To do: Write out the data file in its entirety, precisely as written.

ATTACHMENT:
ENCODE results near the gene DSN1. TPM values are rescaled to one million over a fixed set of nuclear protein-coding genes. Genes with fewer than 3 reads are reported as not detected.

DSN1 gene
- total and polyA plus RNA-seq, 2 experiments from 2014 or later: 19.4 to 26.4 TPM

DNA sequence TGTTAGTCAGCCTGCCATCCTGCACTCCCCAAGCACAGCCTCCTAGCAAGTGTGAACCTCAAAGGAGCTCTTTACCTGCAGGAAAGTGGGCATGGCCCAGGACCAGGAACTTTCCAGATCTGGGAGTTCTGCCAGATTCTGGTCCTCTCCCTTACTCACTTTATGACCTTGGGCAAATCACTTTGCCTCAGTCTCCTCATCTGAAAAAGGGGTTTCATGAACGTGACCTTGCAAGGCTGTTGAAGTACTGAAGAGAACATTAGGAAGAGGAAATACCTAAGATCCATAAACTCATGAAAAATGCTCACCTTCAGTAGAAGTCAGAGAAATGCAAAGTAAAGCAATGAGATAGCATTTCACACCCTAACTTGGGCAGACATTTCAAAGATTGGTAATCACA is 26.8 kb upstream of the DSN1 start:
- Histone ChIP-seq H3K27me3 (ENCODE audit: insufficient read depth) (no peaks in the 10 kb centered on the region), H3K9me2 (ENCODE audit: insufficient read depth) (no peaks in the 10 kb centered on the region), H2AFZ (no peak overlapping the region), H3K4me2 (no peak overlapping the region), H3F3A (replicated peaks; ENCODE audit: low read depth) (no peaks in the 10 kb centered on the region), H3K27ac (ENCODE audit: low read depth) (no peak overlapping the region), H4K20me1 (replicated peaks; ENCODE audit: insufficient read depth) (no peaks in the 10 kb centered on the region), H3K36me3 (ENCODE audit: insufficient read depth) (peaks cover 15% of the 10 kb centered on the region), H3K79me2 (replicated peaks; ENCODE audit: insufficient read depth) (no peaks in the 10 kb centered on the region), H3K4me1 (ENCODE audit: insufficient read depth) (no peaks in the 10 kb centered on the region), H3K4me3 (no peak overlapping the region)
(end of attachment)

ENCODE results near the gene DSN1. TPM values are rescaled to one million over a fixed set of nuclear protein-coding genes. Genes with fewer than 3 reads are reported as not detected.

DSN1 gene
- total and polyA plus RNA-seq, 2 experiments from 2014 or later: 19.4 to 26.4 TPM

DNA sequence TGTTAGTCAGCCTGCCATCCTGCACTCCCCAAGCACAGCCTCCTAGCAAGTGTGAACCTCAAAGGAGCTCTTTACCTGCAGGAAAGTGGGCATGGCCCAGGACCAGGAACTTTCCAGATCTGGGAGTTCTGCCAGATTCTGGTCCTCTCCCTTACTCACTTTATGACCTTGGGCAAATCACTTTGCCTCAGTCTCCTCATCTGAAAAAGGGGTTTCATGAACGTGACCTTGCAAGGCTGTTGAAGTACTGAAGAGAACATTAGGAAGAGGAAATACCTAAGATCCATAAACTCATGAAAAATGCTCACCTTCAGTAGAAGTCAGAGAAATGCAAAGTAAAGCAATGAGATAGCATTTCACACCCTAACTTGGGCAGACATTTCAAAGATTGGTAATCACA is 26.8 kb upstream of the DSN1 start:
- Histone ChIP-seq H3K27me3 (ENCODE audit: insufficient read depth) (no peaks in the 10 kb centered on the region), H3K9me2 (ENCODE audit: insufficient read depth) (no peaks in the 10 kb centered on the region), H2AFZ (no peak overlapping the region), H3K4me2 (no peak overlapping the region), H3F3A (replicated peaks; ENCODE audit: low read depth) (no peaks in the 10 kb centered on the region), H3K27ac (ENCODE audit: low read depth) (no peak overlapping the region), H4K20me1 (replicated peaks; ENCODE audit: insufficient read depth) (no peaks in the 10 kb centered on the region), H3K36me3 (ENCODE audit: insufficient read depth) (peaks cover 15% of the 10 kb centered on the region), H3K79me2 (replicated peaks; ENCODE audit: insufficient read depth) (no peaks in the 10 kb centered on the region), H3K4me1 (ENCODE audit: insufficient read depth) (no peaks in the 10 kb centered on the region), H3K4me3 (no peak overlapping the region)